NPR Blogs

The Two-Way
11:59 am
Fri February 28, 2014

Batman? Zorro? Lone Ranger? No, That Masked Man Is LeBron

Hi-Yo, Silver? The Miami Heat's LeBron James in the black protective mask he wore Thursday night.
Robert Duyos MCT/Landov

Originally published on Fri February 28, 2014 1:59 pm

Broken noses are part of the game for NBA players. Elbows fly. Bodies collide. Balls ricochet.

Beaks get bonked.

Many nights, you'll see at least one player from across the 30-team league protecting his still-sensitive schnoz with a clear plastic mask.

But not the current best player in the game.

A week ago, LeBron James of the Miami Heat broke his nose. Thursday night against the New York Knicks, King James chose a rather menacing look for his return from the injury: an all-black, carbon-fiber mask.

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The Two-Way
11:02 am
Fri February 28, 2014

California's Getting Drenched, But Drought Is Far From Over

Before the deluge: Sandbags and barriers lined a road in Glendora, Calif., on Thursday. Authorities expect flooding as heavy rains spread across the area.
Reed Saxon AP

Originally published on Fri February 28, 2014 2:18 pm

The heavy rains forecast for much of drought-stricken California have indeed descended on the state.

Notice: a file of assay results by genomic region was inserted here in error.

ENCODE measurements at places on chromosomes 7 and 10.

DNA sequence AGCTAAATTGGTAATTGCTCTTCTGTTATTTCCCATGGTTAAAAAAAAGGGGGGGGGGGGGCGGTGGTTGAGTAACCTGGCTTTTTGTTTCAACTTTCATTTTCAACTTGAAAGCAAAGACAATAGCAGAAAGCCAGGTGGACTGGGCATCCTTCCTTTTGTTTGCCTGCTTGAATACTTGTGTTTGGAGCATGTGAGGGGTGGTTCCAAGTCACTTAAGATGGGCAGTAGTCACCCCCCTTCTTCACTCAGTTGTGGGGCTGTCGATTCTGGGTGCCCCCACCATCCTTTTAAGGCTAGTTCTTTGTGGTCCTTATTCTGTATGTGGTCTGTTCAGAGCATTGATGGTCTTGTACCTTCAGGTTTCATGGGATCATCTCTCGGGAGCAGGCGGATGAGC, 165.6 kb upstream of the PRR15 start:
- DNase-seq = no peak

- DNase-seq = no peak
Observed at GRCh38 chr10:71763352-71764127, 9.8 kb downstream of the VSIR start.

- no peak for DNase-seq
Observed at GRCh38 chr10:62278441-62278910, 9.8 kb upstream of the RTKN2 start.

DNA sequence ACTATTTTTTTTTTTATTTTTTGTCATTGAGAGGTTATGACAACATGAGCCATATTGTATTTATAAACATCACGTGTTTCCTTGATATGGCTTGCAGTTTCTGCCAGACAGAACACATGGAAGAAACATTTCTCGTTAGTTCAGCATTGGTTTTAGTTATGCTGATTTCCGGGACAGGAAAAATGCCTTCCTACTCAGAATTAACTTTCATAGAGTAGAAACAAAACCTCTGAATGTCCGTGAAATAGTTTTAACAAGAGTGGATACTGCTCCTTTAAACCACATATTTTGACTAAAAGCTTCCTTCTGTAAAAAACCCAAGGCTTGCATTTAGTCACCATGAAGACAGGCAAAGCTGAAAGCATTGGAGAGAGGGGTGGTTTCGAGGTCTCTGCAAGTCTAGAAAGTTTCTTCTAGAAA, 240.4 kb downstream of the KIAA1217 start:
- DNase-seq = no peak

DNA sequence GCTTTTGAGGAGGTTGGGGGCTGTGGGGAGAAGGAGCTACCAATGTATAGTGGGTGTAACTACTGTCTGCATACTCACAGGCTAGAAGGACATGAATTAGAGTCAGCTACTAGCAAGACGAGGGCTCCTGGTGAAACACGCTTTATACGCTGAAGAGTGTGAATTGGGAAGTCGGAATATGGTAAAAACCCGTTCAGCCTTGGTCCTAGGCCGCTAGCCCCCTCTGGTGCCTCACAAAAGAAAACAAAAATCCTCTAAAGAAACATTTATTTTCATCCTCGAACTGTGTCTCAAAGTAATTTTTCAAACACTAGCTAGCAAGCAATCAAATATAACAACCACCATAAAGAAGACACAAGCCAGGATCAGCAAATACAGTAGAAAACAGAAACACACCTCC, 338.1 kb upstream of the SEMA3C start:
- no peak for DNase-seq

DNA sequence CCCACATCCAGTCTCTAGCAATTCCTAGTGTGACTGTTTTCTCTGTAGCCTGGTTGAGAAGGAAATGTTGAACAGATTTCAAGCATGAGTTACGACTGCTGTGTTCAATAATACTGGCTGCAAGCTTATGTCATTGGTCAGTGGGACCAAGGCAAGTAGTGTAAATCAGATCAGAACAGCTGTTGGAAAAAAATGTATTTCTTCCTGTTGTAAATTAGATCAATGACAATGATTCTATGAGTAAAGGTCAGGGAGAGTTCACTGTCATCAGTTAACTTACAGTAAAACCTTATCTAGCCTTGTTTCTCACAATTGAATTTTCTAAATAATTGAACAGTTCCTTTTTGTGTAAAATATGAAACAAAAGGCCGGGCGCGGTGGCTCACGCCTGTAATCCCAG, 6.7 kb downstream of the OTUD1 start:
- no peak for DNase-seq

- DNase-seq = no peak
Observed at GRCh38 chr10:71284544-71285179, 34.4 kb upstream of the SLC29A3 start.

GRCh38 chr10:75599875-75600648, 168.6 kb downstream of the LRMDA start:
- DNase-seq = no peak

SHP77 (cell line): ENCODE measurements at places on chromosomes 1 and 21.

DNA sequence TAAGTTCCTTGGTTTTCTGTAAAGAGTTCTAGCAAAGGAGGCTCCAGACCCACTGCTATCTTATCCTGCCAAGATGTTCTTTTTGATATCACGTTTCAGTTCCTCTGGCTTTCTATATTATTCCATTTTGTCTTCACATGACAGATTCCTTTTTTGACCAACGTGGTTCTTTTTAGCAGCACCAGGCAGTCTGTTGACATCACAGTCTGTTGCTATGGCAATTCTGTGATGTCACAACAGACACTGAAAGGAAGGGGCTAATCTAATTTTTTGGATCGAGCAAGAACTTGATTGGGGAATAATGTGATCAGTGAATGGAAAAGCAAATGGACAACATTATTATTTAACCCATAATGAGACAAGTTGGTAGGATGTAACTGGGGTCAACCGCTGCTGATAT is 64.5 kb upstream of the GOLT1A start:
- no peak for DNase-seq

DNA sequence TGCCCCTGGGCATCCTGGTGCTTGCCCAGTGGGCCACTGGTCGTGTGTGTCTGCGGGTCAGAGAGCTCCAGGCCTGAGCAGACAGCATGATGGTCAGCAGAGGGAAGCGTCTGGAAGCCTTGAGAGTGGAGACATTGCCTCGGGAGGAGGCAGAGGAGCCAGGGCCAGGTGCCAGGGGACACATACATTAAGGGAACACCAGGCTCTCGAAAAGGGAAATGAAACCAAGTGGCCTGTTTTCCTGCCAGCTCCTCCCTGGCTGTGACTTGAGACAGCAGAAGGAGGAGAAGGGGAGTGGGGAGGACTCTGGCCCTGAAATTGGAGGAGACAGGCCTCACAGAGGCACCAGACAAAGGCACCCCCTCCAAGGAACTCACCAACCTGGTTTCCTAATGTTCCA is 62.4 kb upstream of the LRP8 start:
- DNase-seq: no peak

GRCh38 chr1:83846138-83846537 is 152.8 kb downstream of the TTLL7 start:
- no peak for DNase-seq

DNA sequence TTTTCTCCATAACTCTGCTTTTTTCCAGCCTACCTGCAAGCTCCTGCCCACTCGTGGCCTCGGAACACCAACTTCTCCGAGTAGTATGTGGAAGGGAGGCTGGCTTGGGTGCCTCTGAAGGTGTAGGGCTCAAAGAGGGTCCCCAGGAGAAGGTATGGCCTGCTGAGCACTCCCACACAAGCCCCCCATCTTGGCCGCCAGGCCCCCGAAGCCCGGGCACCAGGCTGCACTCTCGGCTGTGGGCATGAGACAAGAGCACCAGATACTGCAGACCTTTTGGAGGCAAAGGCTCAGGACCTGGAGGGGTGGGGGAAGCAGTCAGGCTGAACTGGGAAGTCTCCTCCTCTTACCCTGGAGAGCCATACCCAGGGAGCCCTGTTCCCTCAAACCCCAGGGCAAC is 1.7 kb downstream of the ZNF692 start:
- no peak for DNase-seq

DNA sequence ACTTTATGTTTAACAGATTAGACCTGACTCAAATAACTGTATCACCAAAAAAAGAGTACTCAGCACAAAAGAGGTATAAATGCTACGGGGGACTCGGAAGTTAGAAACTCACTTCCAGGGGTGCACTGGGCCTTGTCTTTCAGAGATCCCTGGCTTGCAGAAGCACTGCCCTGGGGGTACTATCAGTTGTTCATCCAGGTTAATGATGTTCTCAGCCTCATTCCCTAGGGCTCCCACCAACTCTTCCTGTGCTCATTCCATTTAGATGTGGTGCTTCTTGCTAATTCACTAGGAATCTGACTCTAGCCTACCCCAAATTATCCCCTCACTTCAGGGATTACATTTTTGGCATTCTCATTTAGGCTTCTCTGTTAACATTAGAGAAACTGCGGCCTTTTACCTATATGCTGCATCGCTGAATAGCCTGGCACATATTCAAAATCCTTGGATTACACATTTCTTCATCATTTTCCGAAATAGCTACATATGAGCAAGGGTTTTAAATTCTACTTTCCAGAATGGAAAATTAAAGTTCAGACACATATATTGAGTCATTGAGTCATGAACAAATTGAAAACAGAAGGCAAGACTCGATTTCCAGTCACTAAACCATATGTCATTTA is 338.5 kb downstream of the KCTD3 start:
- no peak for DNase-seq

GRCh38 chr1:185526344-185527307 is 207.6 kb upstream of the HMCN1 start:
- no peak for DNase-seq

Here's Friday's headline from Southern California Public Radio: "LA Rain: 2nd Storm Hits Overnight With Heavy Rain, Flooded Freeways."

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The Two-Way
10:45 am
Fri February 28, 2014

Chinese Paper Calls Outgoing U.S. Envoy 'Yellow-Skinned, White-Hearted Banana Man'

The Chinese media may not like him, but Gary Locke, the outgoing U.S. ambassador to China, was praised by ordinary Chinese.
Kin Cheung AP

Originally published on Fri February 28, 2014 12:05 pm

Gary Locke may have won over ordinary Chinese with his conduct in the country, but not everyone was impressed with the first Chinese-American to serve as the U.S. envoy to China.

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Shots - Health News
9:48 am
Fri February 28, 2014

A Strong Sex Life Helps Couples Cope With The Trials Of Aging

Intimacy in a marriage becomes even more important as we get older.
Radius Images Corbis

Originally published on Mon March 3, 2014 7:32 am

Health problems can put a strain on a marriage at any age. But as we get older, chronic illnesses can make it even tougher to keep the spark alive.